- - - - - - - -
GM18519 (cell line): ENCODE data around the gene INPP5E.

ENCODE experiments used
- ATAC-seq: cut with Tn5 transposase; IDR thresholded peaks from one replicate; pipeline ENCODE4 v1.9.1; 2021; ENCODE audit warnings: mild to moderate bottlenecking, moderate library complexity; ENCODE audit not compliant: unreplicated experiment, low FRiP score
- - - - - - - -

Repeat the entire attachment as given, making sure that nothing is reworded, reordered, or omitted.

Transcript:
GM18519 (cell line): ENCODE data around the gene INPP5E.

ENCODE experiments used
- ATAC-seq: cut with Tn5 transposase; IDR thresholded peaks from one replicate; pipeline ENCODE4 v1.9.1; 2021; ENCODE audit warnings: mild to moderate bottlenecking, moderate library complexity; ENCODE audit not compliant: unreplicated experiment, low FRiP score